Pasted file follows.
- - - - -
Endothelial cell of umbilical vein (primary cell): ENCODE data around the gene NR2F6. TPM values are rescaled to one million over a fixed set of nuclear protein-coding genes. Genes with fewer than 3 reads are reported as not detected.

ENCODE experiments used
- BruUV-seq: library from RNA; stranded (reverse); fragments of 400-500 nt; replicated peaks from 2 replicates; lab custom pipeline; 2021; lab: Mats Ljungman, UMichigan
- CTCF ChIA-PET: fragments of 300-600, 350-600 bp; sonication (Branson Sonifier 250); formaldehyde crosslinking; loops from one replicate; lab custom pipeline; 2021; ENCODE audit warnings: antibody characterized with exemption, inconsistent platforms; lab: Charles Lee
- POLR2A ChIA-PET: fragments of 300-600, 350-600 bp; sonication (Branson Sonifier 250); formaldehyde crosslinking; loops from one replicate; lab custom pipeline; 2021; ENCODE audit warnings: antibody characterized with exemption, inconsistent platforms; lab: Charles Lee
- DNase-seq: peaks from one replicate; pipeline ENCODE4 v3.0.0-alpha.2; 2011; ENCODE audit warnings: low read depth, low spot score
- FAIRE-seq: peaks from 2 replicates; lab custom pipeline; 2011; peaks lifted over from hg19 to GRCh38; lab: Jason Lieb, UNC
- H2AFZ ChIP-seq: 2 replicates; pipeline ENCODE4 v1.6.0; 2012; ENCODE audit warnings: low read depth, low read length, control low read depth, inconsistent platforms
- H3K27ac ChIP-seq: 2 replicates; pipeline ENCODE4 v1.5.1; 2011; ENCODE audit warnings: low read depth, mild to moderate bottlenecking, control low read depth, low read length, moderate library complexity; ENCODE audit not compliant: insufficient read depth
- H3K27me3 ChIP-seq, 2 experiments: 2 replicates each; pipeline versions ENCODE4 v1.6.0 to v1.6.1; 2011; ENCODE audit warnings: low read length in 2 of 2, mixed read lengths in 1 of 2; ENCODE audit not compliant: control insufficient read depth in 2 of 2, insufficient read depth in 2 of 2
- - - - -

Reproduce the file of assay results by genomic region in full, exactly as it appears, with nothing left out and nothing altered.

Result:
Endothelial cell of umbilical vein (primary cell): ENCODE data around the gene NR2F6. TPM values are rescaled to one million over a fixed set of nuclear protein-coding genes. Genes with fewer than 3 reads are reported as not detected.

ENCODE experiments used
- BruUV-seq: library from RNA; stranded (reverse); fragments of 400-500 nt; replicated peaks from 2 replicates; lab custom pipeline; 2021; lab: Mats Ljungman, UMichigan
- CTCF ChIA-PET: fragments of 300-600, 350-600 bp; sonication (Branson Sonifier 250); formaldehyde crosslinking; loops from one replicate; lab custom pipeline; 2021; ENCODE audit warnings: antibody characterized with exemption, inconsistent platforms; lab: Charles Lee
- POLR2A ChIA-PET: fragments of 300-600, 350-600 bp; sonication (Branson Sonifier 250); formaldehyde crosslinking; loops from one replicate; lab custom pipeline; 2021; ENCODE audit warnings: antibody characterized with exemption, inconsistent platforms; lab: Charles Lee
- DNase-seq: peaks from one replicate; pipeline ENCODE4 v3.0.0-alpha.2; 2011; ENCODE audit warnings: low read depth, low spot score
- FAIRE-seq: peaks from 2 replicates; lab custom pipeline; 2011; peaks lifted over from hg19 to GRCh38; lab: Jason Lieb, UNC
- H2AFZ ChIP-seq: 2 replicates; pipeline ENCODE4 v1.6.0; 2012; ENCODE audit warnings: low read depth, low read length, control low read depth, inconsistent platforms
- H3K27ac ChIP-seq: 2 replicates; pipeline ENCODE4 v1.5.1; 2011; ENCODE audit warnings: low read depth, mild to moderate bottlenecking, control low read depth, low read length, moderate library complexity; ENCODE audit not compliant: insufficient read depth
- H3K27me3 ChIP-seq, 2 experiments: 2 replicates each; pipeline versions ENCODE4 v1.6.0 to v1.6.1; 2011; ENCODE audit warnings: low read length in 2 of 2, mixed read lengths in 1 of 2; ENCODE audit not compliant: control insufficient read depth in 2 of 2, insufficient read depth in 2 of 2